The prototype Mu-2As flew in the mid-60s; the design had a stubby fuselage with accommodations for four, not including the pilot and co-pilot. It was powered by two Turbomeca Astazou engines (a popular European design at the time, powering a number of helicopters and aircraft) in a somewhat unorthodox podded arrangement hanging below the wing (as seen in the box art above). The production Mu-2B initially retained the short fuselage but switched to Garrett AiResearch TPE-331s (another very popular fixed-wing and helicopter engine) in a more conventional nacelle installation. It also retained one of the design's defining characteristics, a slim wing with an almost unheard of full-span flap system - the flaps extended from one end of the wing all the way to the other. This allowed the plane to achieve amazing short-field performance without sacrificing actual flight performance but naturally displaced conventional ailerons, so wing spoilers were adopted instead. Similar to the control system of the B-2 Spirit stealth bomber, they were panels that popped up - spoiling the airflow and increasing the drag of the wing which would result in the other wing to rise and therefore facilitate lateral axis rolls (including for coordinated turning). As it turns out, the combination of thin wing and spoiler control setup with high performance would be cited for some difficult flight characteristics and a dangerous reputation for pilots not prepared to handle emergency situations.
Competing in the U.S. Marketplace
Part of Mitsubishi's global strategy was to team up with a Western manufacturer who would assemble Mu-2s in a new, purpose-built Texas facility. That manufacturer was Mooney, a company founded by an aerodynamicst who designed aircraft for a larger manufacturer during WWII and had since established a reputation for highly efficient piston-engine aircraft, a seeming perfect fit for the Mu-2. By the time Chevrolet began rolling out Camaros, Mooney was equally busy pushing Mu-2s out the hangar doors. The type was also adopted back home as a military light transport and SAR aircraft, just as intended, though no other military users would up taking the type.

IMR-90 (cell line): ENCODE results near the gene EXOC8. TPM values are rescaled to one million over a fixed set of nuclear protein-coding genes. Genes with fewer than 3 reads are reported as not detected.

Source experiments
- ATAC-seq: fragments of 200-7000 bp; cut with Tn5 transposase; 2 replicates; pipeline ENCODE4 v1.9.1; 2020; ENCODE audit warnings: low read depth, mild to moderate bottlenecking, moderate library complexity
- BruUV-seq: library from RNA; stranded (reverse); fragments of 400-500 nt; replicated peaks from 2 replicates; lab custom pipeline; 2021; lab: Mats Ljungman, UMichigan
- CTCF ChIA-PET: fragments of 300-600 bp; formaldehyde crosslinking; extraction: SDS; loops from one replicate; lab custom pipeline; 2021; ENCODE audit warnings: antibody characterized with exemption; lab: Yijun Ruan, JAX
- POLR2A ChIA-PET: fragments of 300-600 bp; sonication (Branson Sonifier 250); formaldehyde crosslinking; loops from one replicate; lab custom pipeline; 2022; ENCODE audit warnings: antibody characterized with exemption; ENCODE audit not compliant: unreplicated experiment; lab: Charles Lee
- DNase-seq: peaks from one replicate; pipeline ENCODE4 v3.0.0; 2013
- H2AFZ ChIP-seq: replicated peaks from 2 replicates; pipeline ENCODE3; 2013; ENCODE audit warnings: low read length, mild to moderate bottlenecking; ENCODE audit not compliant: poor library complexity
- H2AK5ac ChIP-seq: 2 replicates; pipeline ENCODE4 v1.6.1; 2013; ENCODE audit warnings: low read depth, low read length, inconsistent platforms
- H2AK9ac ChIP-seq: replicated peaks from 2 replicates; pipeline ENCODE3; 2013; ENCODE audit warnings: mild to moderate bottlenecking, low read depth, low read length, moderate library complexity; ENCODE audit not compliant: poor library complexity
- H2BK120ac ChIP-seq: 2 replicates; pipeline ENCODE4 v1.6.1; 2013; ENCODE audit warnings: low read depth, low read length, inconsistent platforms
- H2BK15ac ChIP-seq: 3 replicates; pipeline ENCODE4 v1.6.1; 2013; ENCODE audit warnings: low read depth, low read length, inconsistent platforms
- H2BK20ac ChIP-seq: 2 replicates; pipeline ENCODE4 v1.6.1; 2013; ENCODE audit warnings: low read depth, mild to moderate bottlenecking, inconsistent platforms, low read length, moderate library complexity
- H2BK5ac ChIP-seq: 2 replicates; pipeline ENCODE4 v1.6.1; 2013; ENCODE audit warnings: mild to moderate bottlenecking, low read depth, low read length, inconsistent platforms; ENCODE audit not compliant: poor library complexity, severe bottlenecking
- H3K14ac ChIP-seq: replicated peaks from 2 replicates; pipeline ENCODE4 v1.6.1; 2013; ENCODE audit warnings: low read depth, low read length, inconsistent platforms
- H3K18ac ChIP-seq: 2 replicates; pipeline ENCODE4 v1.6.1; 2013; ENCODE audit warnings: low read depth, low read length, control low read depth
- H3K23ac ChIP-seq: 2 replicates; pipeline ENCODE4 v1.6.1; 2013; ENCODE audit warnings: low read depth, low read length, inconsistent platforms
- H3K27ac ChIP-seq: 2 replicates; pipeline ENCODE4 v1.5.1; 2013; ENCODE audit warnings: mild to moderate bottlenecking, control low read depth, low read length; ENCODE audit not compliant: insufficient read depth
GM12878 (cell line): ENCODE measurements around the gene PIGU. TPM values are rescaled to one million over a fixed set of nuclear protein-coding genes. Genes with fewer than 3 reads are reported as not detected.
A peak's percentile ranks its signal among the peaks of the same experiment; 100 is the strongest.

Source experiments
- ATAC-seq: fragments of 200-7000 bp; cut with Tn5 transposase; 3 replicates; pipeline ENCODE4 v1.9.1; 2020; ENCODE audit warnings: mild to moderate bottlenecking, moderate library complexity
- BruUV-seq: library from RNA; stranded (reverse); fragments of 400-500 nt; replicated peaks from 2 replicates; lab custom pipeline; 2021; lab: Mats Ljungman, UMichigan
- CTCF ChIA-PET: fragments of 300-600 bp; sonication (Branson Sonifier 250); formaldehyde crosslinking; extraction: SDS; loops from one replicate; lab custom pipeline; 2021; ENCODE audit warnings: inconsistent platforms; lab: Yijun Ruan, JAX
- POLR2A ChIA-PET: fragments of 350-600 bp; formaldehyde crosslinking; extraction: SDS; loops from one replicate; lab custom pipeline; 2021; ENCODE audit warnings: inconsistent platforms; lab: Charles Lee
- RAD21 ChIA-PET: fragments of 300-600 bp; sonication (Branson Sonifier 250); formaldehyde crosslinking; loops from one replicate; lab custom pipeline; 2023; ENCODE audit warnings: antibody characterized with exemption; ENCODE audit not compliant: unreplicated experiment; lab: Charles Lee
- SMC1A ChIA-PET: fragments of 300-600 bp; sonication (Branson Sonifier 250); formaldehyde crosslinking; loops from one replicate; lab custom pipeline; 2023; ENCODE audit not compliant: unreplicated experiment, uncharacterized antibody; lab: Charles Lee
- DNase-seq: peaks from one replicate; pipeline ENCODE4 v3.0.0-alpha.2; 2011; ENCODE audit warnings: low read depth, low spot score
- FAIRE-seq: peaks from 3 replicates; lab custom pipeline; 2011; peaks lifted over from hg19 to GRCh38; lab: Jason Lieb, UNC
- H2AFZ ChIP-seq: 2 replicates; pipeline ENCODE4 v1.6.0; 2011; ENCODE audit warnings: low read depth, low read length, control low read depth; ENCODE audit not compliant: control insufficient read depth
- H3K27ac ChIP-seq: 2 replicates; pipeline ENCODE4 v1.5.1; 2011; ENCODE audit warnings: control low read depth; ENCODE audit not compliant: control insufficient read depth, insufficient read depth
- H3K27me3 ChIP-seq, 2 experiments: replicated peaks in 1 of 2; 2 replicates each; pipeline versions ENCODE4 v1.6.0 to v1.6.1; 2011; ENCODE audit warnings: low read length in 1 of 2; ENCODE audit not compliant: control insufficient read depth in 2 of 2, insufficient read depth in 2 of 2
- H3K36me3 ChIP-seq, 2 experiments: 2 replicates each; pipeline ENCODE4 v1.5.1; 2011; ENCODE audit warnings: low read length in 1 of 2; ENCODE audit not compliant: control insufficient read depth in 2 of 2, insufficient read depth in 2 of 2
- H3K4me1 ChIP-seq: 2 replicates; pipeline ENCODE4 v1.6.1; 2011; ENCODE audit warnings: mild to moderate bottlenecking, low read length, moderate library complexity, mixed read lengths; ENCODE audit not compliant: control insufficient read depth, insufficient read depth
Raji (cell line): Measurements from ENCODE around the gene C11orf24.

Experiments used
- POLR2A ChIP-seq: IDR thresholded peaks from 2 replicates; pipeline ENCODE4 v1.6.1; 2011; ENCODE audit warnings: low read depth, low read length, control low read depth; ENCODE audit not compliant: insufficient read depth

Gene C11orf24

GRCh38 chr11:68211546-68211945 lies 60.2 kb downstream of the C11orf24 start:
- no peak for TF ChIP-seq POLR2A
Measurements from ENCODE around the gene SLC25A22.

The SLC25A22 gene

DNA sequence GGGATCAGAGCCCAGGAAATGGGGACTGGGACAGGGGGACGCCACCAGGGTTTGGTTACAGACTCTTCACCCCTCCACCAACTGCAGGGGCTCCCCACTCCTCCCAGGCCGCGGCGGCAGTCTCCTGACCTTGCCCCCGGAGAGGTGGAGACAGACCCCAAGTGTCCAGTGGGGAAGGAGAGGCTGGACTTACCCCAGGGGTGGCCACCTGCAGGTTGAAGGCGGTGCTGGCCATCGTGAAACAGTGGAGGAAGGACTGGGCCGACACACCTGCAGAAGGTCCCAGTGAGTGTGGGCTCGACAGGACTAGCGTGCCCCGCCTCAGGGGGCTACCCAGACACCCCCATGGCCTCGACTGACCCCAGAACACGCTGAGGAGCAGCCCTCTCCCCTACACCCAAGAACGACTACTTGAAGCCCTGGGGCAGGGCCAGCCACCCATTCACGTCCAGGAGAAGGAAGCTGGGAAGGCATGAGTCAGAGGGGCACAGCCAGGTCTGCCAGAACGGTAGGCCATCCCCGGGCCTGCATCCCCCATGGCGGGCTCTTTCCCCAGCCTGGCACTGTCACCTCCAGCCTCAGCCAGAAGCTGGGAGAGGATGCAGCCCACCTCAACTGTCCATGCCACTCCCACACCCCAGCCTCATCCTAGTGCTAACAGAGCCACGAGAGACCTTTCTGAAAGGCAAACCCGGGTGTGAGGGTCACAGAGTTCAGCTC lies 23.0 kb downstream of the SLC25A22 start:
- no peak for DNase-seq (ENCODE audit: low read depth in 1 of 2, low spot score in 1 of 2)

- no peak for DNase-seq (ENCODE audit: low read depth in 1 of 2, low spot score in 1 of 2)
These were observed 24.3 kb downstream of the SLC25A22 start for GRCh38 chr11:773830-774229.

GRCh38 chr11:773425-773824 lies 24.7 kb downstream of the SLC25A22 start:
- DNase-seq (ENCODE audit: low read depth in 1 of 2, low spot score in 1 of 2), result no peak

The high performance was immediately appreciated, but the somewhat cramped interior left something to be desired. Additionally, apparently some pilots reported back some stability issues which was also traced to the short fuselage. The Mu-2G sought to solve both issues with a plug that added two more seats; at the same time, the landing gear was moved from a completely flush arrangement to external pods, also to increase cabin space. Both modifications increased weight and surface area and consequently effected performance, but the Mu-2G was still an undeniably fast machine that remained competitive with the era's bizjets. The Mu-2D, a marginally improved Mu-2B, remained in production alongside the Mu-2G and creating parallel "short" and "long" models of the plane (with the "long" model's landing gear pods being the most immediately distinguishing feature). Both versions progressed through various letter designations with the introduction of higher-power TPE-331s and other improvements. These various models existed mostly as a marketing exercise; the FAA certification only recognized the Mu-2B as the actual production model with various block numbers (-10, 15 etc.) denoting long and short-model developments (with the Mu-2G being certified as the Mu-2B-30). This was done as a result of the mechanisms of FAA bureaucracy; it was simpler and cheaper to get the planes certified as sub-models rather than as distinct models. Eventually the short-bodied and long-bodied models got the marketing names "Solitaire" and "Marquise" appended to them.